Landcare Research - Manaaki Whenua

Landcare-Research -Manaaki Whenua

Introduction to mosses

<em>Gigasperumum repens</em>. Image - A Fife

The currently known moss flora of New Zealand consists of 546 moss taxa (523 species and 23 varieties) distributed among 208 genera. The flora is interpreted as predominantly Gondwanan in origin, and it shows strong relationships to the bryofloras of Tasmania, south–eastern Australia, and temperate South America. Less pronounced floristic relationships exist with paleotropical and Polynesian regions, and there is a pronounced bipolar element.

One hundred and eight (c. 20%) moss species and 11 genera are considered endemic to New Zealand. The endemic genera are: Beeveria Fife, Bryobeckettia Fife, Bryodixonia Sainsbury, Cladomnion Hook.f. & Wilson, Crosbya Vitt, Cryptopodium Brid., Dichelodontium Broth., Fifea Crum, Hypnobartlettia Ochyra, Mesotus Mitt., and Tetracoscinodon R.Br.bis. Nearly all these genera occur in lowland forests or forest margins, with a few extending into montane/subalpine vegetation. There are no endemic families.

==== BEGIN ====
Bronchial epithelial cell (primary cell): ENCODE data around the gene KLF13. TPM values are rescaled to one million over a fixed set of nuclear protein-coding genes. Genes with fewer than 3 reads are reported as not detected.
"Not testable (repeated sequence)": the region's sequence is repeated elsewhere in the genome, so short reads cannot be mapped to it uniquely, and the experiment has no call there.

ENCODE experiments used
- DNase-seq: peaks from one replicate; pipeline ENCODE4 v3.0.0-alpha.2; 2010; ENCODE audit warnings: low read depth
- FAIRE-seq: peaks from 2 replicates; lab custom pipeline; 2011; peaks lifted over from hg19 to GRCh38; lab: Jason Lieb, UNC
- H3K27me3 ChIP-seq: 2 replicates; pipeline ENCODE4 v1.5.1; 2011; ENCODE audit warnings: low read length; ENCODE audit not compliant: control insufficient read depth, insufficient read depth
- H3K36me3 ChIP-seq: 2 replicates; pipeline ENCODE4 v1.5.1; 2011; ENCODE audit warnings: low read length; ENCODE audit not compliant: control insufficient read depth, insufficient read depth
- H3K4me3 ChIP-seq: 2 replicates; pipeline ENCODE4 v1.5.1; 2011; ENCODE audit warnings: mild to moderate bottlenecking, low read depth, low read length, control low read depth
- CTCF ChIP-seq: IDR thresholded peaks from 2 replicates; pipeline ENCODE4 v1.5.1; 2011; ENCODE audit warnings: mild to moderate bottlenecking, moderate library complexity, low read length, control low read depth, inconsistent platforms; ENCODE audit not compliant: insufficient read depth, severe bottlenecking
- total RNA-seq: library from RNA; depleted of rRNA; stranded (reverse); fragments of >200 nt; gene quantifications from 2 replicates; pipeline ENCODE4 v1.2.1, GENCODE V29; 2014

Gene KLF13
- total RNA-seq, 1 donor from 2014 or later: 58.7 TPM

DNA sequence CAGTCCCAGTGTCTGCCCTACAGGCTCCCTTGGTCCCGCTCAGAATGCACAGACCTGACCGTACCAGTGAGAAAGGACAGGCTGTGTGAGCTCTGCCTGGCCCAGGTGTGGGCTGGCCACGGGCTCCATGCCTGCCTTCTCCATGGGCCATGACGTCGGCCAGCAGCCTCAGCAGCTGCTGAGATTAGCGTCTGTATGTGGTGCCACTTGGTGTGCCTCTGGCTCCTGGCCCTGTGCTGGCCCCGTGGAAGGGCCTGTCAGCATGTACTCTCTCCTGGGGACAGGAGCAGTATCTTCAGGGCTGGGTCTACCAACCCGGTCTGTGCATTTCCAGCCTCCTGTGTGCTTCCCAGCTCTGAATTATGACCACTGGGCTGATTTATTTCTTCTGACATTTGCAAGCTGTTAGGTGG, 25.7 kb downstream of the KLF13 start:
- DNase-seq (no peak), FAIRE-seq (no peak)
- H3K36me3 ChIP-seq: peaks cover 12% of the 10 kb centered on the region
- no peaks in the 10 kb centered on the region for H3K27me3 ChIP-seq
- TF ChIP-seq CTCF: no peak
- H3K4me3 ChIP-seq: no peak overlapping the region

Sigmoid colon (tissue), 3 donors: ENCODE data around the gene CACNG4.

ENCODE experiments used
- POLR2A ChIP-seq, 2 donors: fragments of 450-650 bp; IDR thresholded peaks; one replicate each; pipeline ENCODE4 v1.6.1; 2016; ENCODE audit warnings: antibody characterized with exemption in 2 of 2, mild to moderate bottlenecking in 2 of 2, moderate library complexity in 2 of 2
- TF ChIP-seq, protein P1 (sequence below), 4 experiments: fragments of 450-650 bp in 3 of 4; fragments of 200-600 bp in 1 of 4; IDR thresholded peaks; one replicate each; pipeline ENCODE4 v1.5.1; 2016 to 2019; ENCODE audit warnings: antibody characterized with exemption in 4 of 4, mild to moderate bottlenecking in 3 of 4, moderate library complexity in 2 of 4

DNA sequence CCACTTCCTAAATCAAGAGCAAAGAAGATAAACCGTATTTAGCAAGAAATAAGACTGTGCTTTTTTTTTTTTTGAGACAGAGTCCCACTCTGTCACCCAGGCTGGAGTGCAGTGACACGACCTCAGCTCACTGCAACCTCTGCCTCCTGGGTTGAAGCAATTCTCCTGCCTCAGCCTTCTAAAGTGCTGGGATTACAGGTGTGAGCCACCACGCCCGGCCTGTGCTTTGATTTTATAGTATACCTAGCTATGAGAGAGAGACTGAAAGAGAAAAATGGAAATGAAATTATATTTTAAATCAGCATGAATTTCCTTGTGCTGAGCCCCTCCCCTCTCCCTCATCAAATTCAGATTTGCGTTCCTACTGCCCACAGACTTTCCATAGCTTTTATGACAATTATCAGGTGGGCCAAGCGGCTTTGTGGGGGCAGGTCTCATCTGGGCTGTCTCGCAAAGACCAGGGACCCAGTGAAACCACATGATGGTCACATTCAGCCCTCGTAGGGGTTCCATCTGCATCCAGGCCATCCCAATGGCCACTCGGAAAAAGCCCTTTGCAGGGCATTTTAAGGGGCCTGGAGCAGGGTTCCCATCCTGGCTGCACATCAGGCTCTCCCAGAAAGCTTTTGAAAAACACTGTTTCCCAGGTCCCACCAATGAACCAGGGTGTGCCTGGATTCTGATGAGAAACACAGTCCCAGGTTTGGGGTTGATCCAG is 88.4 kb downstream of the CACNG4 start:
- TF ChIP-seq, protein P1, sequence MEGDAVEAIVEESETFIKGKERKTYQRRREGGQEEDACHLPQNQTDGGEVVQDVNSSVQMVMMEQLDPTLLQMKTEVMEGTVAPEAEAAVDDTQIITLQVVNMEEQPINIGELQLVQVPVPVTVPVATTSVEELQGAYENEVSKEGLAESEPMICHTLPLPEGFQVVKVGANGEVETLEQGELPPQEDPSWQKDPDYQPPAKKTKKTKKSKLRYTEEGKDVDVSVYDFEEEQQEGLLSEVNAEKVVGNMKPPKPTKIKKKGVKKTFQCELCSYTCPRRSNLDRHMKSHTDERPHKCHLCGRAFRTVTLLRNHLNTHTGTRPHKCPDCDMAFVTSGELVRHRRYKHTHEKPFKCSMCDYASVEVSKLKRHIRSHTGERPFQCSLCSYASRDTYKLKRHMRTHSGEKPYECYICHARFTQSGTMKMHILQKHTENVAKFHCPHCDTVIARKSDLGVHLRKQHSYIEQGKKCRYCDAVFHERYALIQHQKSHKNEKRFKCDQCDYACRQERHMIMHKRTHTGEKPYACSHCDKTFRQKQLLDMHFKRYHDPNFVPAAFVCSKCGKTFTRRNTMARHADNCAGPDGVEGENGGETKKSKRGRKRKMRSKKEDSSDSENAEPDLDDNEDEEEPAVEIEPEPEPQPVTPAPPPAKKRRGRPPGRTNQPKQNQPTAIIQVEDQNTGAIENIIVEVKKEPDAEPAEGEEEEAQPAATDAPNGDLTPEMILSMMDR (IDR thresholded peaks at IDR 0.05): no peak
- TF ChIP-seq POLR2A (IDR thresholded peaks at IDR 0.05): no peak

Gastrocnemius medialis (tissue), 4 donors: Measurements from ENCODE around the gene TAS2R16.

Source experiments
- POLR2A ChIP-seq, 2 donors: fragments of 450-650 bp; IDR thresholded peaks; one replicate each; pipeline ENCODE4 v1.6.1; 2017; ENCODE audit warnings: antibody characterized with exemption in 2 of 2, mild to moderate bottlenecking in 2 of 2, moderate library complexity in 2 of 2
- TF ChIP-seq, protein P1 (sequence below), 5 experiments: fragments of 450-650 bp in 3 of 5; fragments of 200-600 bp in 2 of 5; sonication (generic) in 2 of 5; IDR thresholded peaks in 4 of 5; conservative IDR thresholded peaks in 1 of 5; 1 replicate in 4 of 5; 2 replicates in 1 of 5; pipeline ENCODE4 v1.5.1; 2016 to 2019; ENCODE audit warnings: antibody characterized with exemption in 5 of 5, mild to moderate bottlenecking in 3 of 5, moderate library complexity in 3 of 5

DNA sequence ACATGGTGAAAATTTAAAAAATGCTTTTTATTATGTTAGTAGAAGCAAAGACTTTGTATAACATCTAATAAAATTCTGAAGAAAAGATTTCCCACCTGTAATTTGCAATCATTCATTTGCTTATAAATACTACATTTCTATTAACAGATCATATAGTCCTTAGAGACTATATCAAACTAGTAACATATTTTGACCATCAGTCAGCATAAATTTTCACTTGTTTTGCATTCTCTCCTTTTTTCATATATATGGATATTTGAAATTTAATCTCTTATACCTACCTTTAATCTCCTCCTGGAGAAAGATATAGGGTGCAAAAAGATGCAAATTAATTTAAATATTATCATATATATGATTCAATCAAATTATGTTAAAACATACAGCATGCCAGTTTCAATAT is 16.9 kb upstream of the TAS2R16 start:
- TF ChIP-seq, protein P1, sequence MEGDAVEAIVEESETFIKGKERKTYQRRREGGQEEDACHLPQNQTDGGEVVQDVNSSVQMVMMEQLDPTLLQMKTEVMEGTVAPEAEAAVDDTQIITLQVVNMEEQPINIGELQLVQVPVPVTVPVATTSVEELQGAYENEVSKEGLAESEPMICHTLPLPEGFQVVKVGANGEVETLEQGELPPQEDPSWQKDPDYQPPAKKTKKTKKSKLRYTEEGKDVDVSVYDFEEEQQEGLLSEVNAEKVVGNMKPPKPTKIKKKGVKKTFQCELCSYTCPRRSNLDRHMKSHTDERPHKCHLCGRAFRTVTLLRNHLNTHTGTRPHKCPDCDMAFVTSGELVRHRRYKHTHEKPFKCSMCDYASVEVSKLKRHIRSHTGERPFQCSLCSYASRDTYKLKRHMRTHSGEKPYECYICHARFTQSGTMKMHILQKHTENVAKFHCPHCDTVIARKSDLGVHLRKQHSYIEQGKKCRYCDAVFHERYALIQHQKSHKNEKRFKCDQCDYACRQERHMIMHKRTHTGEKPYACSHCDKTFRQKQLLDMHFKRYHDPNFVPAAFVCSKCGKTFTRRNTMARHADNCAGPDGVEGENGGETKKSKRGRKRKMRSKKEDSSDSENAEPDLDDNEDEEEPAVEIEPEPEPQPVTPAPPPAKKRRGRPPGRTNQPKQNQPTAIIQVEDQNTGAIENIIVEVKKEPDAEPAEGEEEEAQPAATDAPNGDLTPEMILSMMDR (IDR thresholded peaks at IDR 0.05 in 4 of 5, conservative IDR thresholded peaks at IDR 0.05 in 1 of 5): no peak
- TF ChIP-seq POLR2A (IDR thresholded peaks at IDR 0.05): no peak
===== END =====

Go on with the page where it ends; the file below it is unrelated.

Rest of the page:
The geologically diverse mountains of the north–western South Island and the warm–temperate lowlands of the northern North Island have a disproportionate number of endemic species and species with restricted geographic distribution. A third, less pronounced, area of species concentration occurs in the Auckland and Campbell islands.

The study of New Zealand mosses continues to yield a modest but steady stream of taxonomic novelties. These have included, during the past 15 years, newly described taxa in the genera Brachythecium, Calomnion, Camptochaete, Dicnemon, Epipterygium, Fissidens, Pohlia, Racomtrium, and Sphagnum. Similarly, species belonging to various geographic elements continue to be discovered, such as the predominantly South American Ptychomnion densifolium, the Australian Crossidium davidai and Pyrrhobryum paramattense, the paleotropical Cyclodictyon blumeanum and Syrrhopodon armatus, and the bipolar Orthothecium strictum.


Adventive species continue to infiltrate the New Zealand flora. The northern hemisphere Sphagnum subnitens, first documented in New Zealand in 1975, is actively extending its range and is a weed in wetlands on the west coast of the South Island. In 1997 Rhytidiadelphus triquetrus was discovered in New Zealand, in second–growth native forest, and efforts are underway to eradicate this potentially invasive weed. In general, the number of moss adventives appears to be much lower than that among vascular plants and only 14 species are considered to be unquestionably introduced.


All Publications